Development on Criterion's next project is still early. So early, in fact, that it doesn't have a name or a release date, and the footage we saw yesterday doesn't even have a game attached to it. "That wasn't an announcement," Criterion's general manager Matt Webster says as the smoke settles on EA's E3 press conference. "We're shining a light onto the process that we do for people who love games, love making games and love the type of games that we make."
But by offering fans a peek behind the curtains so early on, key questions about Criterion's concept remain unanswered. Initial prototype videos point toward a first-person, open world extreme sports racer, but when I ask whether that's a good indication of what to expect, Webster remains hazy.
"If you know anything about Criterion and you add multiple vehicles to that, then that gets you on a great starting point," he says, before referring to the studio's work on 2008's Burnout Paradise. "If you take that spirit beyond cars... going on that through line is an awesome starting point."
Helicopters, planes, ATVs, MX bikes and wingsuits all play a part in the project, Webster says, and as Criterion achieved with its earlier titles, one of the project's aims is to fulfill the fantasy of controlling a vehicle stylishly and at speed.
"Clearly helicopters are insanely difficult to fly," Webster says, "but in my mind, and this is where we were with cars, in my mind I can drive a 911 really fast. I can get it drifting and hold that drift round a corner in my mind, and that's what we let you do with the games, we let you fulfill that control fantasy.
"The same applies to a wingsuit or a parachute, a plane, a helicopter, an ATV or an MX bike. If you look back to Paradise we put bikes in there, we had a plane knocking around there. We've been kicking around multiple vehicles for a long time, and now it just feels like it's absolutely the right time to do it."
Besides building on ideas that have been simmering at the studio over the last few years, one of the greatest inspirations for the project – and indeed, one of the very reasons for it being a first-person title – is the recent popularity of GoPro cameras to capture the exhilaration of sport.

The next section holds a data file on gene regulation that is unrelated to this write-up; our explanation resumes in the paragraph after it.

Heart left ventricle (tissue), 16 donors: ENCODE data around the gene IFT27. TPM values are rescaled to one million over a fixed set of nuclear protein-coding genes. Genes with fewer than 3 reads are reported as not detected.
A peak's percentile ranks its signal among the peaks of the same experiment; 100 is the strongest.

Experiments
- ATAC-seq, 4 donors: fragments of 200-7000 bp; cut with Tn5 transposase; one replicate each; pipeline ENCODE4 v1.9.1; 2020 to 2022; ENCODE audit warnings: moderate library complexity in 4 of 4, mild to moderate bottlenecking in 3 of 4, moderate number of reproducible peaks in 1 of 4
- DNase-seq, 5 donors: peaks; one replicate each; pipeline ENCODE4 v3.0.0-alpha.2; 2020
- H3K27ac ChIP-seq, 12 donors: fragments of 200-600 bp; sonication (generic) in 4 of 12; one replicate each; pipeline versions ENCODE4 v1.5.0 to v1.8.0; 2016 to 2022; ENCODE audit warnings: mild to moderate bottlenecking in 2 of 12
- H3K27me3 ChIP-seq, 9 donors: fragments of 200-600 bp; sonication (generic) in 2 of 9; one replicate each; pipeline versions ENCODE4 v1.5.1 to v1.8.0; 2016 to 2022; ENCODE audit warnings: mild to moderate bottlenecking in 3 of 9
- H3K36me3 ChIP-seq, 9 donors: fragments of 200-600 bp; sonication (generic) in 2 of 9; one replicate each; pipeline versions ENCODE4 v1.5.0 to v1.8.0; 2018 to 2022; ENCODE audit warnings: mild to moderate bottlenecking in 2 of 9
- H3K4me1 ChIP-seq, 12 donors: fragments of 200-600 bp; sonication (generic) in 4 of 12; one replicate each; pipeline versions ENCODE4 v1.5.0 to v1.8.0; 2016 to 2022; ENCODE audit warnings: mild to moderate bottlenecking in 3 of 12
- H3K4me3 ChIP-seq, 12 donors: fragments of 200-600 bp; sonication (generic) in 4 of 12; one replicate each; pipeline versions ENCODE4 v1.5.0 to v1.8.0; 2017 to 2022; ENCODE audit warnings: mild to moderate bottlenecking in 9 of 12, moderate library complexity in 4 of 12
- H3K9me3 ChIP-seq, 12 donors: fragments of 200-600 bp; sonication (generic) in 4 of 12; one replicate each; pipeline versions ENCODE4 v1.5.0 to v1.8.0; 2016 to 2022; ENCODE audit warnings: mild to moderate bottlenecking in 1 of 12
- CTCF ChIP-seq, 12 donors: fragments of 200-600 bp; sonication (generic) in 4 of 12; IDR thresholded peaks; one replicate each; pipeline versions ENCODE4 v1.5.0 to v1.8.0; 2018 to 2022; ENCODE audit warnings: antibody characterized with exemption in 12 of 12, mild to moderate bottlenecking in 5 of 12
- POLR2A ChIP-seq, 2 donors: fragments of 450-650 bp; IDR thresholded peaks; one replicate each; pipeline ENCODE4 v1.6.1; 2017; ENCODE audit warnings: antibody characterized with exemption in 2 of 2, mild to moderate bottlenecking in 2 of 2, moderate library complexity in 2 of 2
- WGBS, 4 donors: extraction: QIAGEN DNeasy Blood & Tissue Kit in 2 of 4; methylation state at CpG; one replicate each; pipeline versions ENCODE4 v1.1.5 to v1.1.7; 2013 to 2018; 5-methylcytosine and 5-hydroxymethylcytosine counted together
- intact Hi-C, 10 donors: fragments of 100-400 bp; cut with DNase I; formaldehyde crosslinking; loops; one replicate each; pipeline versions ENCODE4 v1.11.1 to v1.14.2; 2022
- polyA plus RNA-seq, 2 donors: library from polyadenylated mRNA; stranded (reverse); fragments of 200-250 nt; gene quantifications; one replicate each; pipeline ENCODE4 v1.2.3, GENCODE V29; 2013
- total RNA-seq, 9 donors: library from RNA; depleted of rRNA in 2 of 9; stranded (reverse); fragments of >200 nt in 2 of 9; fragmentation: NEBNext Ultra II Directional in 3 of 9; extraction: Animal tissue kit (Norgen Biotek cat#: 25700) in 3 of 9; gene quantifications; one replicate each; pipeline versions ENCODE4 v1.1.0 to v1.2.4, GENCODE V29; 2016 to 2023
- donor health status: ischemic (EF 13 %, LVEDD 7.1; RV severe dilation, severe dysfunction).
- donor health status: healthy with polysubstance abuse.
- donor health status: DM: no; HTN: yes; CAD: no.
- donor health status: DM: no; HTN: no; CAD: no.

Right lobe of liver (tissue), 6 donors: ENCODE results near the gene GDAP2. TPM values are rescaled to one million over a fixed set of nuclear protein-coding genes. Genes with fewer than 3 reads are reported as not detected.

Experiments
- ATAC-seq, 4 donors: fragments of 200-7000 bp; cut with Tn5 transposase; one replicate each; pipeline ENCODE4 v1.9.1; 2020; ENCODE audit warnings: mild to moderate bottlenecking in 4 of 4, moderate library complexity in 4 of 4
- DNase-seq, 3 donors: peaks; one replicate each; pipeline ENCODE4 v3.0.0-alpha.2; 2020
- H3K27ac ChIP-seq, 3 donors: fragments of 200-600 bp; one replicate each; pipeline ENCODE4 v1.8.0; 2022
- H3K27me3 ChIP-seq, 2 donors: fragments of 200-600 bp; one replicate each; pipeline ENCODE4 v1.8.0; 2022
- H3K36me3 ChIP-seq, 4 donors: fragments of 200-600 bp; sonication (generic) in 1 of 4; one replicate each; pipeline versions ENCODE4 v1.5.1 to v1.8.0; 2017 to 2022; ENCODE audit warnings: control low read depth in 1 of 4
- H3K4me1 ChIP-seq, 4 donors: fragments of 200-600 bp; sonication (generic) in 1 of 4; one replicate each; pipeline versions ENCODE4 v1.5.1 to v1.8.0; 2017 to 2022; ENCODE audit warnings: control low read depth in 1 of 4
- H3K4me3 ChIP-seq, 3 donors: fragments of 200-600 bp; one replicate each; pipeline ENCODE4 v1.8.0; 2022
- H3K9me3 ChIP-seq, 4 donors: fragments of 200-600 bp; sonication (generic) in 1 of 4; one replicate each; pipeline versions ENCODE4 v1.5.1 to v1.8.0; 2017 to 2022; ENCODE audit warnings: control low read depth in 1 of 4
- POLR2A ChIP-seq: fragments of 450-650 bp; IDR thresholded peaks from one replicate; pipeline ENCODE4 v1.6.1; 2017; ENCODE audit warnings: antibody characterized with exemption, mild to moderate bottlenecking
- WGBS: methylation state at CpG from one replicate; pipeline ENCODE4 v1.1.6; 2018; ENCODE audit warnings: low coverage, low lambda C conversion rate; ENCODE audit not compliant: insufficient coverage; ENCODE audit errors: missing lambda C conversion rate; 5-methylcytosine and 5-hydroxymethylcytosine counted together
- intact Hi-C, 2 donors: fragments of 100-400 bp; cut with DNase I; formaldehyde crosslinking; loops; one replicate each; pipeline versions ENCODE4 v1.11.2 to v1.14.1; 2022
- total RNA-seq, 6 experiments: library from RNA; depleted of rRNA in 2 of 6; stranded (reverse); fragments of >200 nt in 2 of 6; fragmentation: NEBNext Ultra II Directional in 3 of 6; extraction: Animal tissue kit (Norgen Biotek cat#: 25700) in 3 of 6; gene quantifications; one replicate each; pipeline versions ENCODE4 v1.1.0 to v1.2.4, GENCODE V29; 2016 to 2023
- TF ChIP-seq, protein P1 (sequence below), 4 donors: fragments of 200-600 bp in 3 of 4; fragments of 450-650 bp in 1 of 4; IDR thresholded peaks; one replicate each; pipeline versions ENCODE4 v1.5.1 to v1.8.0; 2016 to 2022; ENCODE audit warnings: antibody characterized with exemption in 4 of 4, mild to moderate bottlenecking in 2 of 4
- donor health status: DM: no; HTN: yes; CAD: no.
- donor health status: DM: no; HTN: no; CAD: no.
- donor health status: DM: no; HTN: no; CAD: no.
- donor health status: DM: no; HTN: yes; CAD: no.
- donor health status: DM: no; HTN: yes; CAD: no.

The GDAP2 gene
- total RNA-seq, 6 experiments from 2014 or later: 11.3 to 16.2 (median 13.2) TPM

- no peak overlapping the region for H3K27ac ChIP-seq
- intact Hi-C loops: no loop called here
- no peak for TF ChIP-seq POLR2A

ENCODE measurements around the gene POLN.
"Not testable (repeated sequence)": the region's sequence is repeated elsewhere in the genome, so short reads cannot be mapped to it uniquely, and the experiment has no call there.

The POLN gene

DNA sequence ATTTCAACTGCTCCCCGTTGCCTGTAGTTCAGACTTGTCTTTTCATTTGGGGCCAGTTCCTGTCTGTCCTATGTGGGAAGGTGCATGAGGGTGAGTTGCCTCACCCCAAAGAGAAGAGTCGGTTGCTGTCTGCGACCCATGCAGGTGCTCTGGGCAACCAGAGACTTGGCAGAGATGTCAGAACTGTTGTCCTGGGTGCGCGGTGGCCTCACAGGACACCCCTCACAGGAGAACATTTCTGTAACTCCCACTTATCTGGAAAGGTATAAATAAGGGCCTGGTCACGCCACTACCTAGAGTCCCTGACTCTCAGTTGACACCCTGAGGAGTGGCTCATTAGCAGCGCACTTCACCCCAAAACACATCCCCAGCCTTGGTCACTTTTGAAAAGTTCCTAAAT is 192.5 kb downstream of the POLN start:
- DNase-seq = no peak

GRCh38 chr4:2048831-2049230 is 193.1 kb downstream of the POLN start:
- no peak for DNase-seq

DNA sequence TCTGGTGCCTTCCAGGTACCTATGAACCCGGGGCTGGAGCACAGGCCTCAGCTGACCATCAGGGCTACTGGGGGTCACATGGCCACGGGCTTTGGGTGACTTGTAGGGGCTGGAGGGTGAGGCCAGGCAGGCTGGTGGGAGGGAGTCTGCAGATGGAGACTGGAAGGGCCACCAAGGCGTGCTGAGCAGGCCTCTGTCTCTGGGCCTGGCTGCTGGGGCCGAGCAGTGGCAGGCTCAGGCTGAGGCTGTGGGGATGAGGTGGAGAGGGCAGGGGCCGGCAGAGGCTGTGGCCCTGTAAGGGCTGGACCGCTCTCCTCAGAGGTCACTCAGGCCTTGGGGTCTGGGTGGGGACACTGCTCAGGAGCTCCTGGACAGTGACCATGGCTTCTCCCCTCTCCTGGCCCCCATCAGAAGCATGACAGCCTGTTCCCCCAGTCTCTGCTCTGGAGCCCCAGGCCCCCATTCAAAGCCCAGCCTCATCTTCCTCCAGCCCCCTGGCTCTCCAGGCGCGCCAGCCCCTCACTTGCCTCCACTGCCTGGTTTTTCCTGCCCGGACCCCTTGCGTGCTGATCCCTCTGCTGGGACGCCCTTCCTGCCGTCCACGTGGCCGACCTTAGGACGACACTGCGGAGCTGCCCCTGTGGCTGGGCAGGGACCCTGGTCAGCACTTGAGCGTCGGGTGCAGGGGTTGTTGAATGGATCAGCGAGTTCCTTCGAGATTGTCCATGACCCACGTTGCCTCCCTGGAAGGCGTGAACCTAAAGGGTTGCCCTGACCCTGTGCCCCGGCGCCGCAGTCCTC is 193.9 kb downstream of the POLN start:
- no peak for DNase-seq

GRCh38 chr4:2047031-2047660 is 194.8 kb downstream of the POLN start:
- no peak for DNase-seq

"Those cameras are becoming ubiquitous in the real world," Webster says. "I was in Switzerland in February and there were kids as young as six wearing [them]. Teenagers are all over this shit and it's defining how the world sees particular types of action, and that's the type of action that we love. So for us it felt, yeah, that's the way we need to go."
For the first time in a Criterion game the camera won't be attached to the car, either, but a playable character who's able to hop between vehicles and explore the environment on-foot.
"We've got a character for the first time and we'll have some on-foot play as well," says Webster. "We know and love vehicle-to-vehicle interaction; it's our bread and butter, it's the excitement and the action that people love. But we also think that person and vehicle interactions are really important and exciting."
By placing an emphasis on an immersive first-person view and with the release of Oculus and Morpheus on the horizon, you can't help but wonder whether VR could play a key role in Criterion's plans for the project.
"This is the best Oculus game you've ever played!" Webster raves, before confirming that the team has been experimenting with VR on the project. "It's new technology, that's kind of what we do, right? And I am serious, it is [that good]."
"There has been a massive change in how we want to develop games, rapidly prototyping something and concentrating on the gameplay, rather than coming in and dropping a 90-second pre-rendered movie of an idea and then coming back a year later with the gameplay interpretation of that," Webster says, explaining why he chose yesterday to reveal the studio's new project despite it being in such an early state. "Here we're saying, you know what? We love games, we love making games, come on this journey with us."
Whether that journey lasts one year, two years or ten remains to be seen, but however long the developer has in mind, Webster hopes to keep the community engaged through an ongoing dialogue of updates – and maybe even playtests – linked to the project.
"Clearly we've got a whole bunch of things that we haven't talked about and we haven't shown, and we've got a clear vision of the types of experience we want to make and how we're going to go about making it," Webster says. "What that end shape is going to be is still up for grabs, actually, and it's still to be defined by us going out and about and talking to people. This is the start of something new that I fully expect us to continue in terms of getting people to come and play and tell us what you think. Whether we do that publicly for people to write and document or we do it privately because we want to engage people earlier than we have before, that's for us to decide. But right now, this is step one."
"Imagine where we're going," he concludes. "We will show you the game that we are making as we are making it. People have always wanted to get a handle on how things are made or wanted to connect with games earlier than ever before. Let's give it a go."